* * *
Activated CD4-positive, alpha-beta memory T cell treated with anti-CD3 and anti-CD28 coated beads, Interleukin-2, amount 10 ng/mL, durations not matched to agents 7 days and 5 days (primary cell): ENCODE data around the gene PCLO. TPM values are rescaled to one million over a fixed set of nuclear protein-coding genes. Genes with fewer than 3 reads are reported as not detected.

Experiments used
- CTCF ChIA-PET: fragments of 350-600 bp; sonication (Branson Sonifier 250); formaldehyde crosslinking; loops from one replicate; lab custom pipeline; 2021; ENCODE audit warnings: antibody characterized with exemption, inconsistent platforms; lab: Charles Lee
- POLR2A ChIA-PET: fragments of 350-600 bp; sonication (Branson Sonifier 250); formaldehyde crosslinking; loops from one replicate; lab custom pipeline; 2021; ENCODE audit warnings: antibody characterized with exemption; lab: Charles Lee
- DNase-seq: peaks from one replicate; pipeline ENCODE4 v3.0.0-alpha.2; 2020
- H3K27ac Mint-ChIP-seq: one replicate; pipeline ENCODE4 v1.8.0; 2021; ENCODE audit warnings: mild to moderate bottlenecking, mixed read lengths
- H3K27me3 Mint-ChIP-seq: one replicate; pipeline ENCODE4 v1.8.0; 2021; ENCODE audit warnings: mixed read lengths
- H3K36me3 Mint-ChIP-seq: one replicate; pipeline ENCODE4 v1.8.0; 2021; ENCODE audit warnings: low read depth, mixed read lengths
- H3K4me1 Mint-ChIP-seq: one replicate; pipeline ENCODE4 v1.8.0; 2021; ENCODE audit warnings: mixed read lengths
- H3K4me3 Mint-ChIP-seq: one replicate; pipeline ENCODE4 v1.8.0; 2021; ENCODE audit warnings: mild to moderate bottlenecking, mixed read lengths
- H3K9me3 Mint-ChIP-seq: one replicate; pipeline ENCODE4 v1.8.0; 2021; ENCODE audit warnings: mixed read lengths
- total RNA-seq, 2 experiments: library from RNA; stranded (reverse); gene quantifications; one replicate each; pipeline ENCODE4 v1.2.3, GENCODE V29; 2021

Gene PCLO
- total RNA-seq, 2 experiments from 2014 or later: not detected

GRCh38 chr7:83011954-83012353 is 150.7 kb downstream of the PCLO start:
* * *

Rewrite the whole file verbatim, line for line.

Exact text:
Activated CD4-positive, alpha-beta memory T cell treated with anti-CD3 and anti-CD28 coated beads, Interleukin-2, amount 10 ng/mL, durations not matched to agents 7 days and 5 days (primary cell): ENCODE data around the gene PCLO. TPM values are rescaled to one million over a fixed set of nuclear protein-coding genes. Genes with fewer than 3 reads are reported as not detected.

Experiments used
- CTCF ChIA-PET: fragments of 350-600 bp; sonication (Branson Sonifier 250); formaldehyde crosslinking; loops from one replicate; lab custom pipeline; 2021; ENCODE audit warnings: antibody characterized with exemption, inconsistent platforms; lab: Charles Lee
- POLR2A ChIA-PET: fragments of 350-600 bp; sonication (Branson Sonifier 250); formaldehyde crosslinking; loops from one replicate; lab custom pipeline; 2021; ENCODE audit warnings: antibody characterized with exemption; lab: Charles Lee
- DNase-seq: peaks from one replicate; pipeline ENCODE4 v3.0.0-alpha.2; 2020
- H3K27ac Mint-ChIP-seq: one replicate; pipeline ENCODE4 v1.8.0; 2021; ENCODE audit warnings: mild to moderate bottlenecking, mixed read lengths
- H3K27me3 Mint-ChIP-seq: one replicate; pipeline ENCODE4 v1.8.0; 2021; ENCODE audit warnings: mixed read lengths
- H3K36me3 Mint-ChIP-seq: one replicate; pipeline ENCODE4 v1.8.0; 2021; ENCODE audit warnings: low read depth, mixed read lengths
- H3K4me1 Mint-ChIP-seq: one replicate; pipeline ENCODE4 v1.8.0; 2021; ENCODE audit warnings: mixed read lengths
- H3K4me3 Mint-ChIP-seq: one replicate; pipeline ENCODE4 v1.8.0; 2021; ENCODE audit warnings: mild to moderate bottlenecking, mixed read lengths
- H3K9me3 Mint-ChIP-seq: one replicate; pipeline ENCODE4 v1.8.0; 2021; ENCODE audit warnings: mixed read lengths
- total RNA-seq, 2 experiments: library from RNA; stranded (reverse); gene quantifications; one replicate each; pipeline ENCODE4 v1.2.3, GENCODE V29; 2021

Gene PCLO
- total RNA-seq, 2 experiments from 2014 or later: not detected

GRCh38 chr7:83011954-83012353 is 150.7 kb downstream of the PCLO start: